In a quintessential opening night of a two night stand, Phish anchored Tuesday’s show at PNC with a dark and exploratory second set. Jumping right back into audacious risk-taking after a conservative final night of Bethel, the band thrilled the New Jersey crowd with a top-to-bottom effort that continued the rampage of Phish 2011. A six-song second set was held down by two monstrous psychedelic jaunts in “After Midnight” and “Drowned,” while the band left a trail of fire throughout the opening half as well. Nary a fan went hope unhappy after the first night of PNC, a show that confirmed Phish’s intent to push new musical boundaries all summer long.
The first set felt like a non-stop string of high-powered Phish grooves, but for a gorgeous rendition of “Roggae” that slid into the second slot. The opening half caught fire in earnest with “Punch You In the Eye” which started a five-song string of relentless dance music that came to a head with the potent one-two punch of “Sand” and “Tube.” The band burst into “Sand” with a jazz sensibility as Trey offered refined leads over a swanky and wide-open pocket. Gaining steam as a unit as the jam progressed, Trey switched gears into a more screaming lines and the band followed suit, engaging in progressively more aggressive interplay. Building into far more psychedelic conversation, the entire band converged in a massive first-set peak. And as soon as “Sand” ended, we got hit with the left hook—”Tube.” Tearing off a standout, Page-centric version, Phish packed quite the punch into the song’s dense funkscapes as Trey alternated between staccato licks and infectious rhythm comps.
Before ending the set with a crunchy “Character Zero,” Trey, however, completely lost himself amidst “Divided Sky,” causing one of the more musically awkward onstage moments in memory. Fumbling and bumbling through a part of the composition, he finally gave up while his band mates chugged along and joking turned the mic to the crowd, inviting his fans to sing his guitar melody. Finally catching up with everyone at a significant change in the song, “Divided Sky” had been wholly butchered, but with a tad of self-effacing humor, a human onstage moment emerged. A mere blip in an overall phenomenal night of music, the stumble had long been forgotten when the lights dropped for the second set. And when they did, the band’s exploratory spirit took over.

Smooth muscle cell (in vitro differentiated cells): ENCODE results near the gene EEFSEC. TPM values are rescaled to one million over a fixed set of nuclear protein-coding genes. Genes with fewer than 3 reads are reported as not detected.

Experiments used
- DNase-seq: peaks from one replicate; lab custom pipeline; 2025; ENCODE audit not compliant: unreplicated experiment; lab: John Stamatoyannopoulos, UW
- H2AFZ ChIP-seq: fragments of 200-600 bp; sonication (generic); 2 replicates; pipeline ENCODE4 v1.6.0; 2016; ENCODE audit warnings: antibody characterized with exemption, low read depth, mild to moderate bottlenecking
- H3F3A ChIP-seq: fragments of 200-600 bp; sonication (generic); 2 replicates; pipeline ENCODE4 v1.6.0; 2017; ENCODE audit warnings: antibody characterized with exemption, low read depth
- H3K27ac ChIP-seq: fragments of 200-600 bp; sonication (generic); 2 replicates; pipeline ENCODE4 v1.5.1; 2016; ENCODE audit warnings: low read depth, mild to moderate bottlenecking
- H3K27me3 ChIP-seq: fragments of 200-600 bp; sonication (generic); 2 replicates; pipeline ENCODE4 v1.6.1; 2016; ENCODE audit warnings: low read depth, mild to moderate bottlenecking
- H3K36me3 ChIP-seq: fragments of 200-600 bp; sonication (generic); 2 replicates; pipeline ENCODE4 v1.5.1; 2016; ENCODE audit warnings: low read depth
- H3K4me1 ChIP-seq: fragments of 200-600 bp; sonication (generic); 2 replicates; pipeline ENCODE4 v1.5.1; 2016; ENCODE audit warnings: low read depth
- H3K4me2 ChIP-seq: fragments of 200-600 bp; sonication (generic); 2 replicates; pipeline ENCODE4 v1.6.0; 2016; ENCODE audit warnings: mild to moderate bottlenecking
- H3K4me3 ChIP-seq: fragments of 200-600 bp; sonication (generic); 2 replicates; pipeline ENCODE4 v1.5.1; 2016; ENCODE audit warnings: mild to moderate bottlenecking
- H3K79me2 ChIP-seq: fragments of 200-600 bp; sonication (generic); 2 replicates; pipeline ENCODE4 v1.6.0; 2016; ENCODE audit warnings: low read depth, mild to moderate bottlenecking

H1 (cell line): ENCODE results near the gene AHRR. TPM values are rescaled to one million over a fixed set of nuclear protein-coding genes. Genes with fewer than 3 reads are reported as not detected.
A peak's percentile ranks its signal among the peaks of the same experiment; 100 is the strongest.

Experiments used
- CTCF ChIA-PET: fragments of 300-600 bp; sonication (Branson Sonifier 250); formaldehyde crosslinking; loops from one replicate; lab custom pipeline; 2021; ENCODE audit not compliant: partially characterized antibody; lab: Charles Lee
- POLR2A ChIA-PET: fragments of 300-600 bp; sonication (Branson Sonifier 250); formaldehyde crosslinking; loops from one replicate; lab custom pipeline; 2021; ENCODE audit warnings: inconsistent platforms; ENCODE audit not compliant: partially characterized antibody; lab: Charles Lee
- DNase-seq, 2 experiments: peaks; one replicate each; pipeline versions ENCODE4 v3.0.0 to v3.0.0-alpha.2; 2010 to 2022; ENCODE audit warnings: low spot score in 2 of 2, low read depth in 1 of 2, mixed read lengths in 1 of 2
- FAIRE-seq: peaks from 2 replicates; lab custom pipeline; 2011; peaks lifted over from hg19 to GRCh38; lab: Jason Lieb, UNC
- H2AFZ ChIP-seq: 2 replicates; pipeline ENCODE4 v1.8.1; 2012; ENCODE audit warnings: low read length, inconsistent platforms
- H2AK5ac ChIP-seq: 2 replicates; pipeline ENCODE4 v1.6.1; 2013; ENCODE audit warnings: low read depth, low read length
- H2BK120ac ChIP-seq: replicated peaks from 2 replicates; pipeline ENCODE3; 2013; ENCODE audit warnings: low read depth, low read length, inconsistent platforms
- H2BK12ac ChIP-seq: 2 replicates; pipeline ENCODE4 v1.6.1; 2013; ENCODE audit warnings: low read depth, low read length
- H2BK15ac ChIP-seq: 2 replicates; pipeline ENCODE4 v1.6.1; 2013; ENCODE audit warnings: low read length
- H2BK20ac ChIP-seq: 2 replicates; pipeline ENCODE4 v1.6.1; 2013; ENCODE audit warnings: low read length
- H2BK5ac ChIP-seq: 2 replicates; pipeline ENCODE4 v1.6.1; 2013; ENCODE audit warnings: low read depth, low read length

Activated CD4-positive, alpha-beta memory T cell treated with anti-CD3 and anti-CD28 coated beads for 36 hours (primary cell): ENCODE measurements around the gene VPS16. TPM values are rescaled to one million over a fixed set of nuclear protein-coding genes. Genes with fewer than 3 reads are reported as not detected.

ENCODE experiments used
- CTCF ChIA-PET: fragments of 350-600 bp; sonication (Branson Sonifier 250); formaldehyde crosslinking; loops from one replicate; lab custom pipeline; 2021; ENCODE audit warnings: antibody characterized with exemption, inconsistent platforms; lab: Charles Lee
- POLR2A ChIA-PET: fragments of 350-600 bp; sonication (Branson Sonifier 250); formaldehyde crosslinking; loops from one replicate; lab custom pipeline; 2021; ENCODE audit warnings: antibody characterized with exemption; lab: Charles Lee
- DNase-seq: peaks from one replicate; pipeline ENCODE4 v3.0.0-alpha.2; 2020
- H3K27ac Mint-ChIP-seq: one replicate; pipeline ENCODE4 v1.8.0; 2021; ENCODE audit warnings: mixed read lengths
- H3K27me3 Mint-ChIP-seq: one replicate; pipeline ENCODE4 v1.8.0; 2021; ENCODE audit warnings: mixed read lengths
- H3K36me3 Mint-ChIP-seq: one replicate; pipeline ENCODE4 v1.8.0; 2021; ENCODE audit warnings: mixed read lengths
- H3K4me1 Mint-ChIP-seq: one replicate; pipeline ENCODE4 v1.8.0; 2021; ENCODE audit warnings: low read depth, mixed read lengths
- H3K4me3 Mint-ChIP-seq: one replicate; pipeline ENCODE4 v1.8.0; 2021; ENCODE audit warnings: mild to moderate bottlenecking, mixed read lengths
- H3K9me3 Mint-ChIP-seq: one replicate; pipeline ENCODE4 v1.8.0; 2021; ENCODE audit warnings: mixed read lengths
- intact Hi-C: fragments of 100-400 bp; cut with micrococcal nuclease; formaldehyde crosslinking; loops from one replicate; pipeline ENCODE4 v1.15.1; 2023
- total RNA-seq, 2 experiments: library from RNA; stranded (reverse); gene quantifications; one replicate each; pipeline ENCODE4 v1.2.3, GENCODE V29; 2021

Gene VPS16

Before last night, Phish had never used “After Midnight” as a jam vehicle (less its sublime reprise in Big Cypress’ “Drowned”), but when they opened the second set with the J.J. Cale cover, one got the sense that was all going to change very quickly. The band built upon the song’s groove-based foundation as they embarked on a multi-faceted trip of transcendent and original Phish music. Flowing impeccably, the band navigated a snarling series of grooves that saw Trey play with a heap of bravado. It seems repetitive to continue highlighting Trey’s contributions to each and every jam, but his refined and passionate leadership seems to be the magic ingredient pushing Phish into outlandish places thus far this summer. Pulling his band into an intricate conversation that had a far more spiritual feel, he began to spout heart-tugging melodies amidst a tightly-connected and blissful excursion. Another gem that can be tacked onto the quickly-growing stack of completely surreal Summer 2011 Phish jams, “After Midnight” kicked down the door of the second set with a powerful exploration. And following a magnified, second-set “Possum,” we were greeted with another in the form of “Drowned.”